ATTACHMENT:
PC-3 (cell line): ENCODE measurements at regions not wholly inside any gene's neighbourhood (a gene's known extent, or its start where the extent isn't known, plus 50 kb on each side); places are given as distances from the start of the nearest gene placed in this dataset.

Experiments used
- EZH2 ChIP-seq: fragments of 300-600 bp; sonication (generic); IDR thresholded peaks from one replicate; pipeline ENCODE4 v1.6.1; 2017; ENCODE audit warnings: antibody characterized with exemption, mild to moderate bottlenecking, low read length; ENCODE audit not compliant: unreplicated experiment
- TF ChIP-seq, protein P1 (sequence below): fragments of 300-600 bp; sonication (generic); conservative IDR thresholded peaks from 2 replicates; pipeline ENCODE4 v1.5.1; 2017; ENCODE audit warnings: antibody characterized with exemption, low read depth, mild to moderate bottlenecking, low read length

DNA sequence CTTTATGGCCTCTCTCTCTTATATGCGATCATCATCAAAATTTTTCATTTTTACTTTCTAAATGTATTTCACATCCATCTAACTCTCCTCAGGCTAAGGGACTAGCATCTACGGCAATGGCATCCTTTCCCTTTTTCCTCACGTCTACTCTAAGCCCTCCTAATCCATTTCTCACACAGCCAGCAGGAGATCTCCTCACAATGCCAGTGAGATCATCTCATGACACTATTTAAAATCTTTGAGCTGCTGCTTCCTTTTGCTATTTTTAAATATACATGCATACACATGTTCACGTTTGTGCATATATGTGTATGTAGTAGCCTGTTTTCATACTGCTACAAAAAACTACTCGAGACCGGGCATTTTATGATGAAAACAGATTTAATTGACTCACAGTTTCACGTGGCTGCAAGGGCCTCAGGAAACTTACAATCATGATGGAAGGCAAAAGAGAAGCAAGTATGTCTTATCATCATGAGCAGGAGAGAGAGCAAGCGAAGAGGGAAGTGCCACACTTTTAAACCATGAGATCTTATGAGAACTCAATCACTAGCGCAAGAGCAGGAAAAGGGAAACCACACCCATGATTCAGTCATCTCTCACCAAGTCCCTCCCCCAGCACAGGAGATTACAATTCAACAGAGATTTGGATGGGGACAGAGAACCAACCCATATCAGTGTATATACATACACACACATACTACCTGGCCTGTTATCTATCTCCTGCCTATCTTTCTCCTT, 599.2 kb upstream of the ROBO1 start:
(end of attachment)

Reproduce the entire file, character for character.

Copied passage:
PC-3 (cell line): ENCODE measurements at regions not wholly inside any gene's neighbourhood (a gene's known extent, or its start where the extent isn't known, plus 50 kb on each side); places are given as distances from the start of the nearest gene placed in this dataset.

Experiments used
- EZH2 ChIP-seq: fragments of 300-600 bp; sonication (generic); IDR thresholded peaks from one replicate; pipeline ENCODE4 v1.6.1; 2017; ENCODE audit warnings: antibody characterized with exemption, mild to moderate bottlenecking, low read length; ENCODE audit not compliant: unreplicated experiment
- TF ChIP-seq, protein P1 (sequence below): fragments of 300-600 bp; sonication (generic); conservative IDR thresholded peaks from 2 replicates; pipeline ENCODE4 v1.5.1; 2017; ENCODE audit warnings: antibody characterized with exemption, low read depth, mild to moderate bottlenecking, low read length

DNA sequence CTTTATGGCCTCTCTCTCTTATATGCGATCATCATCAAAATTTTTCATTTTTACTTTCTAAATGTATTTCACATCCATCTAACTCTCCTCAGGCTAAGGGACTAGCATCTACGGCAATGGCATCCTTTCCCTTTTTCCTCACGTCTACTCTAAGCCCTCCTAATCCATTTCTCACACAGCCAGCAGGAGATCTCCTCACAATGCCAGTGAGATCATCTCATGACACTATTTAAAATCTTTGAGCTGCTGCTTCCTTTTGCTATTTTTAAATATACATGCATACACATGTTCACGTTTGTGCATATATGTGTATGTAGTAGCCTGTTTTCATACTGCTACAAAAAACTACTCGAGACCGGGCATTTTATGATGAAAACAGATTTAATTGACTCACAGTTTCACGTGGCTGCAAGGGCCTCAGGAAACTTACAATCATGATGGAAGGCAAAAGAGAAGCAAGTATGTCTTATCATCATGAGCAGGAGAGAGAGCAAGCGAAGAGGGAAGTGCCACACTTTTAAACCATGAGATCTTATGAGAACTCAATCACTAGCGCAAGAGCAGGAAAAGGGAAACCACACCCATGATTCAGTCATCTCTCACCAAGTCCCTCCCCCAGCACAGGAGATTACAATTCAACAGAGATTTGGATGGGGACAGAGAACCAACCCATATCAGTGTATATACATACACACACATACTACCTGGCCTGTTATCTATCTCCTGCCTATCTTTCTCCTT, 599.2 kb upstream of the ROBO1 start: